There are quite a few hurdles that come with being a volunteer in Nepal, and one of the more bizarre processes is the business of obtaining a working visa here.
Both Athena and I are here as offical members of staff for our respective partner organisations, Tribhuvan University Teaching Hospital (TUTH) and Kirtipur Municipality respectively. These are each semi-government and government organisations, under the purview of the federal Ministry of Health and the Ministry of Federal Affairs and General Administration. When our organisations enlist the help of a volunteer from a foreign country (us), they require sign-off from the relevant persons within the ministry before they can eventually procure our working visas.
The word eventually here is key. The process of compiling paperwork, verifying documents, submitting it to the relevant bodies (especially interdepartmentally), and prodding just the right amount so as not to raise the ire of some key stakeholder is a long and complicated one. But with this process comes the liability of delaying an incoming volunteer long enough for them to realise that maybe all they really wanted was a sea change to somewhere along the NSW East Coast, or simply more flexible working hours at the job they already have in Sydney (a hypothetical example, of course). So in the meantime, Athena and I are here in Nepal on a Tourist Visa, which entitles us to stay in Nepal for 90 days, with multiple entries for an additional fee (which Athena required for the sake of her training in Mumbai).
Within two weeks of our arrival, we’re joined with our partner organisations as offical members of staff, bearing a title and responsibilities, but omitted from the payroll. For those curious, the Australian Government funds the Australian Volunteers Program, as part of its foreign aid budget. For most of the people who read our ramblings on this blog, this means that your taxes feed, clothe, transport, and shelter us while we try our best to build capacity here during our stint, so thank you!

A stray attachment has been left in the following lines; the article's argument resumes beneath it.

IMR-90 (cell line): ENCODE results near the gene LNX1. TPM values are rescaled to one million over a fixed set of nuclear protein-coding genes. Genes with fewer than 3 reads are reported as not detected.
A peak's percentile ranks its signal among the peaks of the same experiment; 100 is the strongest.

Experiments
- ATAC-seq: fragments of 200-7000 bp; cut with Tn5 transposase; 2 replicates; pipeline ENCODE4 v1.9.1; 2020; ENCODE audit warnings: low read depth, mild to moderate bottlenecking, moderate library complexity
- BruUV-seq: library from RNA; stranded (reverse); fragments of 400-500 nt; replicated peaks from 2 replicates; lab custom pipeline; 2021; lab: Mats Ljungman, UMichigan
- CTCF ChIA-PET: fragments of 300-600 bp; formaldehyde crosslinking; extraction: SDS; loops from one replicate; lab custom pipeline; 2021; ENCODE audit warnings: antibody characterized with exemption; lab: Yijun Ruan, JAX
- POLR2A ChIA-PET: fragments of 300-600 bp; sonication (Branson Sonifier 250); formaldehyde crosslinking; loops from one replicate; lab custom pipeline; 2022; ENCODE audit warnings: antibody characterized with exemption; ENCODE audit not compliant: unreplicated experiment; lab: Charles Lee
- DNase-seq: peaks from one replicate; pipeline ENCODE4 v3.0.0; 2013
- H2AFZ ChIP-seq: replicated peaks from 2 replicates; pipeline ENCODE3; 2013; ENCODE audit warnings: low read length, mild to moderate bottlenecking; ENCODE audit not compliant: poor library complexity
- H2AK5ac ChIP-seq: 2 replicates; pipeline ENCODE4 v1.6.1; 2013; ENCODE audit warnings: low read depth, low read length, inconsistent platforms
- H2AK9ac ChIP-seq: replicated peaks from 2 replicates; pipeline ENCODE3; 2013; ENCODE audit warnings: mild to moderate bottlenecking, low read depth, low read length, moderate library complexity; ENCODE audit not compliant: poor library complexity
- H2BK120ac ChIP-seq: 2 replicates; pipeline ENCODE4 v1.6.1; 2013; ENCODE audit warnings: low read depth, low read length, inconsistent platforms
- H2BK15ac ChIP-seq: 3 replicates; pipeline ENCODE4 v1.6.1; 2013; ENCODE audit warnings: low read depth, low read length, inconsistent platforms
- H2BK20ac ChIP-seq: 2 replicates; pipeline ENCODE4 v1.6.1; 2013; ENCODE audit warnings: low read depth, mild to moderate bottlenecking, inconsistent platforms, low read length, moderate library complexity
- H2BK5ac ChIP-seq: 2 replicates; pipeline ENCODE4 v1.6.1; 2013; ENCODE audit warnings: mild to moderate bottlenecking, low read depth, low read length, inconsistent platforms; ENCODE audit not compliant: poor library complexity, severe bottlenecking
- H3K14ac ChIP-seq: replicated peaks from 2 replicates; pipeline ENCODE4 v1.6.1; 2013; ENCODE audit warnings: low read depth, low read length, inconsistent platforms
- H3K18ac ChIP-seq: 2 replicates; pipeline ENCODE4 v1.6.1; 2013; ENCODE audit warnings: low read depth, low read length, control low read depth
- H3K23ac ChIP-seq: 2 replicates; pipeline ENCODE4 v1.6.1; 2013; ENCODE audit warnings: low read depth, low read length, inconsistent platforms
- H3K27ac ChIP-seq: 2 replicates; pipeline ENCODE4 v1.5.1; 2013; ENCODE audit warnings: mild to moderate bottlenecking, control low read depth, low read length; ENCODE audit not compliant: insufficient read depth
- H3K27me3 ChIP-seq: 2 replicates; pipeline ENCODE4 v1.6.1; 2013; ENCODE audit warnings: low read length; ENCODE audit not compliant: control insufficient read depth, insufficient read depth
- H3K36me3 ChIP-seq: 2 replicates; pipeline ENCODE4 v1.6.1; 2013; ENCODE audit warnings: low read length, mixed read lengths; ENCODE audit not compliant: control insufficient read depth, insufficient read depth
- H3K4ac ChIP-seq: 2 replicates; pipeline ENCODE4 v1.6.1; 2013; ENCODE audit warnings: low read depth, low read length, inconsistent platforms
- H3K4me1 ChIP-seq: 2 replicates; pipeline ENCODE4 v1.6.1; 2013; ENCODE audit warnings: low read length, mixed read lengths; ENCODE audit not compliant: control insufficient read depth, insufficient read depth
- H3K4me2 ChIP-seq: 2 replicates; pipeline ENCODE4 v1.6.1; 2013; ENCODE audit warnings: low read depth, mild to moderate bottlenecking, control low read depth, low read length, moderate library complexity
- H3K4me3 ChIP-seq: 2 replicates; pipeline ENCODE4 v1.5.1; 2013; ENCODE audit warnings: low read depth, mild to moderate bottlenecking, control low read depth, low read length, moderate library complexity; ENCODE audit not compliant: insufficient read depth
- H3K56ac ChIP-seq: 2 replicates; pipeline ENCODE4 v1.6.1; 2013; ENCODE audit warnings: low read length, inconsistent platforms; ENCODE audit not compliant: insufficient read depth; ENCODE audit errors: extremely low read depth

To the surprise of nobody, the 90-days of our Tourist Visa were coming to a close, and neither of our working visas had been procured. For us, this meant heading to the Department of Immigration and extending our tourist visa for another two months.
Athena had taken the time to use the Department of Immigration Online Portal, producing a completed application form to print and submit at the Department of Immigration office. So with documentation in hand, we cut our Friday workday short and made our way to Kathmandu’s bustling centre to submit our application and payment.
Inside the Department are a series of touchscreen computer terminals that provide access to the Department of Immigration Online Portal, allowing walk-ins to prepare their documentation onsite. With documentation in hand however (which Athena had prepared at home and printed at work), we approach the stall immediately to the right to check for propriety, before being instructed to take it to a further window to pay. There are no credit/debit card facilities—which struck me as odd—as the payment stalls have IME Bank writ large across their facade, so when we asked if there’s an ATM nearby, we were instructed to walk to the front gate, and use the IME Bank ATM there. The Rs. 500 (~$AU6.49) surcharge appended to all ATM withdrawals are apparently too precious to part with for this operation.